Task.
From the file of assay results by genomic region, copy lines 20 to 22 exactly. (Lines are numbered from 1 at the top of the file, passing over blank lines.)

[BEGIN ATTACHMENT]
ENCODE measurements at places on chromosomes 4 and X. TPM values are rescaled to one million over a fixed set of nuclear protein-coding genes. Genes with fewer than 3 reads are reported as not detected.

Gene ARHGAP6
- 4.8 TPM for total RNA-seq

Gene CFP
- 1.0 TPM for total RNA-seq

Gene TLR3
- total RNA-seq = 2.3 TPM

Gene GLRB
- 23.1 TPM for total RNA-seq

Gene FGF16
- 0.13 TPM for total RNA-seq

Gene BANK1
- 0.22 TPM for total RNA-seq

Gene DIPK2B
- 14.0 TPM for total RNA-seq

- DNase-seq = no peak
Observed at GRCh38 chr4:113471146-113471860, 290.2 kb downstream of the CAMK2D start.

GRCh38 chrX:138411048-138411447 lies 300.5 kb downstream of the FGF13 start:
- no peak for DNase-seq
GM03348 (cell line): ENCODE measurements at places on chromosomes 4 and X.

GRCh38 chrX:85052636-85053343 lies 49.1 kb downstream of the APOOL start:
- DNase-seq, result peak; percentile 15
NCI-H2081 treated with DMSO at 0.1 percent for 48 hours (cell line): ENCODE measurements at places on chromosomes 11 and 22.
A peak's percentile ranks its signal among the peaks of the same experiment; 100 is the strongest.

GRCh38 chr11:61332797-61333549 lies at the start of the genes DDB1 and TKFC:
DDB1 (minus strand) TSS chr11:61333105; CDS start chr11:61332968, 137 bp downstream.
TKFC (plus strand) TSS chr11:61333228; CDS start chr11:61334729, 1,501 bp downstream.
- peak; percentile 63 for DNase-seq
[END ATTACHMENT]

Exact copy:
GM03348 (cell line): ENCODE measurements at places on chromosomes 4 and X.

GRCh38 chrX:85052636-85053343 lies 49.1 kb downstream of the APOOL start:
- DNase-seq, result peak; percentile 15